WASHINGTON, May 1, 2017 /PRNewswire-USNewswire/ -- Dairy leaders thanked newly confirmed Agriculture Secretary Sonny Perdue for recognizing the important role school milk plays in ensuring school-aged children get the nutrition they need.
In one of his first actions as Secretary of Agriculture, Perdue visited Catoctin Elementary School in Leesburg, Va., to announce that the U.S. Department of Agriculture (USDA) will implement regulations to allow school districts to again offer low-fat (1%) flavored milk as part of the National School Lunch and School Breakfast programs. Under the Obama Administration, USDA eliminated low-fat flavored milk as an option in the school meal and a la carte programs. Since then, consumption of school milk declined, as did overall participation in the school lunch program.
"In just the first two years after low-fat flavored milk was removed from the program, 1.1 million fewer school students drank milk with their lunch," said Jim Mulhern, president and CEO of the National Milk Producers Federation. "Secretary Perdue's action today recognizes that a variety of milks and other healthy dairy foods are integral to child nutrition programs in schools."
"Today Secretary Perdue took an important step toward bringing back lunchroom favorites – low-fat chocolate and strawberry milk – that students have been missing," said J. David Carlin, senior vice president of legislative affairs and economic policy for the International Dairy Foods Association. "When kids don't drink milk, it's extremely difficult for them to get the proper amounts of calcium, potassium, Vitamin D and other nutrients that dairy foods supply."
Perdue was joined in Virginia by Senate Agriculture Committee Chairman Pat Roberts (R-KS). Throughout the visit, Perdue outlined principles to provide schools greater flexibility while maintaining the nutritional standards of the program.
"We would also like to thank Sen. Roberts for his efforts to bring more milk options and flexibility to the School Lunch and School Breakfast programs," said Carlin. In the House, Reps. GT Thompson (R-PA) and Joe Courtney (D-CT) were also strong supporters of enhancing the milk options available to school kids.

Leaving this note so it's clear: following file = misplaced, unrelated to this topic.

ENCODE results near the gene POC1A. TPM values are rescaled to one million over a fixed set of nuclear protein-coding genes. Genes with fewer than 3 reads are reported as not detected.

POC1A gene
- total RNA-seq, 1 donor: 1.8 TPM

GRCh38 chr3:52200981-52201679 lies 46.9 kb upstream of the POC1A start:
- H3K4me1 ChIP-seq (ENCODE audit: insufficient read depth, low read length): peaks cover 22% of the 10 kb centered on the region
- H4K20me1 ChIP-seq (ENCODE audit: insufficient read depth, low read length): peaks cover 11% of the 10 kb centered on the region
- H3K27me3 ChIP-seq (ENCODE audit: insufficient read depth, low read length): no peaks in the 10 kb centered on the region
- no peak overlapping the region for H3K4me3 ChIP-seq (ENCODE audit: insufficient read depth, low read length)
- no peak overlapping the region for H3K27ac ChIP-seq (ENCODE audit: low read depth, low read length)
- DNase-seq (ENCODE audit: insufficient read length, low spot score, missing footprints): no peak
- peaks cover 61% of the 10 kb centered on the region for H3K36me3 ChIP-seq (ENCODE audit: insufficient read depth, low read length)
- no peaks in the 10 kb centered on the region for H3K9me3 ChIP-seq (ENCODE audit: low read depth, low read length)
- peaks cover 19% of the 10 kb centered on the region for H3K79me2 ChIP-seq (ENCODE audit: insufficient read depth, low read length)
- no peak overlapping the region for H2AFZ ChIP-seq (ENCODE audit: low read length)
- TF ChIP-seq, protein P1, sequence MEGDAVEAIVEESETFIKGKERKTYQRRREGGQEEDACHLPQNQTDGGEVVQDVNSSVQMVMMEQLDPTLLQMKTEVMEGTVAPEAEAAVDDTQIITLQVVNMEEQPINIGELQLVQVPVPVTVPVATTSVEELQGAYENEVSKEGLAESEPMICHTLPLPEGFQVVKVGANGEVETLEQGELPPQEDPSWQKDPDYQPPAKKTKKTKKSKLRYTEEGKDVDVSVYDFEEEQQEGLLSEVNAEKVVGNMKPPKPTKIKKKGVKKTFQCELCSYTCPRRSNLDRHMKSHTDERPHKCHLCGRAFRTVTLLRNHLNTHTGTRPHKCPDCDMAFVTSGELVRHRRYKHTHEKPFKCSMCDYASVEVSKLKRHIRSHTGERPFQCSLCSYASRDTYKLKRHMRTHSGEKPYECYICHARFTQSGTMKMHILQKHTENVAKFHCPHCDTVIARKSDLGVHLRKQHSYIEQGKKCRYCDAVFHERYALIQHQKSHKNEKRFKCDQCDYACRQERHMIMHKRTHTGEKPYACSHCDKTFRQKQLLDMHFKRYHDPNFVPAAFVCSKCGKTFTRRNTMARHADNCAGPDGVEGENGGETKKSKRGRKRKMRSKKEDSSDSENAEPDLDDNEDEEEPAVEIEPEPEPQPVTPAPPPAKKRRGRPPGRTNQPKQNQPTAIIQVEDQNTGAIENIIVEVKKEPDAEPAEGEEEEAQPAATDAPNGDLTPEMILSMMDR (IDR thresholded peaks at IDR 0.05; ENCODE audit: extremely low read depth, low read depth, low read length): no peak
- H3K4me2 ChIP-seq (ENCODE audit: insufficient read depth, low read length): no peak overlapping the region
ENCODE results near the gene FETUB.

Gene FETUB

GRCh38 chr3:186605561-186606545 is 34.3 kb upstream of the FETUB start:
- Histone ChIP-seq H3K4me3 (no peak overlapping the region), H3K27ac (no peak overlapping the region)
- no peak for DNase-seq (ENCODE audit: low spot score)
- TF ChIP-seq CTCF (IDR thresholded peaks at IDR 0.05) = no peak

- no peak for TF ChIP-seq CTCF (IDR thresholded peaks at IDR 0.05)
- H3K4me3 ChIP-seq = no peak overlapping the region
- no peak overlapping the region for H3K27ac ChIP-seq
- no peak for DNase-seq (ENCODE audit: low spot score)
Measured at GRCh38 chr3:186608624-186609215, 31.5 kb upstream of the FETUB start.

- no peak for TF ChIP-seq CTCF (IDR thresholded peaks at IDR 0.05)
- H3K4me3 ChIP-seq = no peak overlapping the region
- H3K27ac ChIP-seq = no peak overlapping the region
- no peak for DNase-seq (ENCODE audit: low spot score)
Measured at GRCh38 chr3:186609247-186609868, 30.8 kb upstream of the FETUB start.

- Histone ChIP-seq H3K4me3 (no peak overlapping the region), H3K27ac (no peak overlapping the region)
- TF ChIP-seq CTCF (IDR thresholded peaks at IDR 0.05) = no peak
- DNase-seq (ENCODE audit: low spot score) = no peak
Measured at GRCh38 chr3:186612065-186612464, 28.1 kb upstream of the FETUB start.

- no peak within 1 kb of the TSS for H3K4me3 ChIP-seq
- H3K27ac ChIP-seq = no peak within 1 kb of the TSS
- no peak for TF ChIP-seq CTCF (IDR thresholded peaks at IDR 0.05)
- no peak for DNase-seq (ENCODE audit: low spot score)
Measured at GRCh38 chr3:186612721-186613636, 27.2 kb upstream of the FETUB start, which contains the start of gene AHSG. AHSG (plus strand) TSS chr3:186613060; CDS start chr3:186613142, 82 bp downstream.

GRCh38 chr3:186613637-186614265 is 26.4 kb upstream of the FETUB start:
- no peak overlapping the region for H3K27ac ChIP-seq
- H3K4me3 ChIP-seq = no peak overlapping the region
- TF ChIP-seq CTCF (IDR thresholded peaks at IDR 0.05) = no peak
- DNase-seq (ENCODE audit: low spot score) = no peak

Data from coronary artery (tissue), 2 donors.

USDA will publish an interim rule to cover the regulatory changes needed to allow low-fat flavored milk in schools. It is unclear when the change will be implemented.
The National Milk Producers Federation (NMPF), based in Arlington, VA, develops and carries out policies that advance the well-being of dairy producers and the cooperatives they own. The members of NMPF's cooperatives produce the majority of the U.S. milk supply, making NMPF the voice of dairy producers on Capitol Hill and with government agencies. For more on NMPF's activities, visit our website at www.nmpf.org.
The International Dairy Foods Association (IDFA), Washington, D.C., represents the nation's dairy manufacturing and marketing industries and their suppliers with a membership of nearly 525 companies within a $125-billion a year industry. IDFA is composed of three constituent organizations: the Milk Industry Foundation (MIF), the National Cheese Institute (NCI) and the International Ice Cream Association (IICA). IDFA's nearly 200 dairy processing members operate more than 600 manufacturing facilities and range from large multi-national organizations to single-plant companies. Together they represent more than 85 percent of the milk, cultured products, cheese, ice cream and frozen desserts produced and marketed in the United States. Visit IDFA at www.idfa.org.
SOURCE International Dairy Foods Association